This book is a simple, elegant and devastating critique of "traditional economics" without a formula in sight. As a writer Lunn has soft, cosy style which is the velvet glove that covers the iron fist of his ideas. According to Lunn traditional economics has based its work on the assumption that people (that's you and me folks) are selfish, rational things that seek to maximise all the happiness that we can manage and these assumptions are, well not to put too fine a point on it, wrong!
As a Behavioural Economist Lunn has this fetish for real world evidence which traditional economist have ignored as it kept screwing up their mathematical models. To help us understand the core differences in approach Lunn introduces us to two lands - the traditional economist Marketopia and the real world of Muddleton. The differences were so marked between the traditional models and what the evidence shows about people's real economic behaviour, I actually laughed out loud. (A rather hysterical scared laugh!) In Marketopia economic behaviour is clear, straight forward, and we are conscious of how to maximise our economic worth which makes it very easy to model, but in Muddleton economic behaviour is eccentric, sometimes selfless, and not very rational and often is not even a conscious act. It would, as Lunn points out, be wrong to think that such differences are quant academic novelties. The problem is that almost all economic policy is based on traditional economic models - which are wrong. This is serious stuff. Very serious!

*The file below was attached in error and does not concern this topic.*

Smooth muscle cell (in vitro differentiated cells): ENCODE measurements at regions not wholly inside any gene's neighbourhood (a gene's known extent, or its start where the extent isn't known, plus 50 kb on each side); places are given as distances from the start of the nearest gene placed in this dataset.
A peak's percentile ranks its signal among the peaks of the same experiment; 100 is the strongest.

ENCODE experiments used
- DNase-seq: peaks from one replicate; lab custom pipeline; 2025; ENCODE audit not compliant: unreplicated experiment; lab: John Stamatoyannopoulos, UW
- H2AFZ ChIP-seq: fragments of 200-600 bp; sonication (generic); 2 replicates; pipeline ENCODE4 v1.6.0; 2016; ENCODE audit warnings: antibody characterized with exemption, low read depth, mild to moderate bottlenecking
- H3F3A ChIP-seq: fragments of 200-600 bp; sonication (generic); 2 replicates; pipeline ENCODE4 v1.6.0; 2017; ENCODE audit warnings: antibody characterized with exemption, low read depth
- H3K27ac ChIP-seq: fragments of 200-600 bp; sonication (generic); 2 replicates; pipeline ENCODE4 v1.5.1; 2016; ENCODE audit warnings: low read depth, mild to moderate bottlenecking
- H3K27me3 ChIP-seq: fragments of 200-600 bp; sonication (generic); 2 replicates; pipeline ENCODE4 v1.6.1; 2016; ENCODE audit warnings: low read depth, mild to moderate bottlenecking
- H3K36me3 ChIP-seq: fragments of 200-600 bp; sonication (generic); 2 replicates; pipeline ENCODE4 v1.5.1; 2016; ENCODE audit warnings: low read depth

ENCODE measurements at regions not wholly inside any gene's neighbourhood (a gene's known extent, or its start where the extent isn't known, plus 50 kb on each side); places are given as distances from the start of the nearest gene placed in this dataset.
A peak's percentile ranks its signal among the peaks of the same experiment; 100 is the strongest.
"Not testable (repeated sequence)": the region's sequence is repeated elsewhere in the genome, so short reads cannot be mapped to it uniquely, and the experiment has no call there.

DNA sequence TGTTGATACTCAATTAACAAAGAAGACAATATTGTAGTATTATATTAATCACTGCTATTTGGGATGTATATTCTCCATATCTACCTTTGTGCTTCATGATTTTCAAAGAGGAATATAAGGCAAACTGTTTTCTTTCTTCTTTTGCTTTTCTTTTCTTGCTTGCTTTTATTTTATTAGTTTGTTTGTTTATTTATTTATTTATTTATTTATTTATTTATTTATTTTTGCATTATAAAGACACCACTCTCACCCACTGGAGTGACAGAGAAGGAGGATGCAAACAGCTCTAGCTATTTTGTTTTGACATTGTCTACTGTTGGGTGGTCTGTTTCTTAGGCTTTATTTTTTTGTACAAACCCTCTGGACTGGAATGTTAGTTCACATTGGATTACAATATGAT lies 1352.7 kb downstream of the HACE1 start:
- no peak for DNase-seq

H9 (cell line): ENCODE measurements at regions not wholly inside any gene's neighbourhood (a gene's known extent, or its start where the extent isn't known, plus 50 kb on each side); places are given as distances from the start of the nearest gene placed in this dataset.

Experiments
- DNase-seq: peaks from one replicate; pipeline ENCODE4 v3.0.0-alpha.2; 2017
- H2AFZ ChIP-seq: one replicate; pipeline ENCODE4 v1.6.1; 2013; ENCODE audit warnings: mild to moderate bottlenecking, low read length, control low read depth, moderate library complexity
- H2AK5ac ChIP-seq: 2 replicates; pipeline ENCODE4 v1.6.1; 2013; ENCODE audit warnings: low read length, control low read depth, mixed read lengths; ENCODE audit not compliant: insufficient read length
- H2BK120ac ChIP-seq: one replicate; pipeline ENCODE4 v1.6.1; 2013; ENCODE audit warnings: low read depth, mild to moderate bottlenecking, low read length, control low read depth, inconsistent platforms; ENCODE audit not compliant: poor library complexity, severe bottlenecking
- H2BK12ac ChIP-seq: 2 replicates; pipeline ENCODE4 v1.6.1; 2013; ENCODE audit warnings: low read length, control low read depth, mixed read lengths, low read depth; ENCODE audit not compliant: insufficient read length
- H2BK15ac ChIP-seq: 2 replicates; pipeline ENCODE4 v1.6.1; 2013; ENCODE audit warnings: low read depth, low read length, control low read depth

An excellent book that made me reconsider not only the personal economic decisions I have made in a completely different light but also the economic policies of governments. I thought this book was much better than some of the other popular think books such as "Freakenomics" and was at least as good if not better than "Tipping Point". I would recommend this as both a good read and an easy introduction into the ideas of behavioural economics. I don't want to spoil the end for you - yes a think book that ends better than it starts - but I do want to say "Viva le revolution!"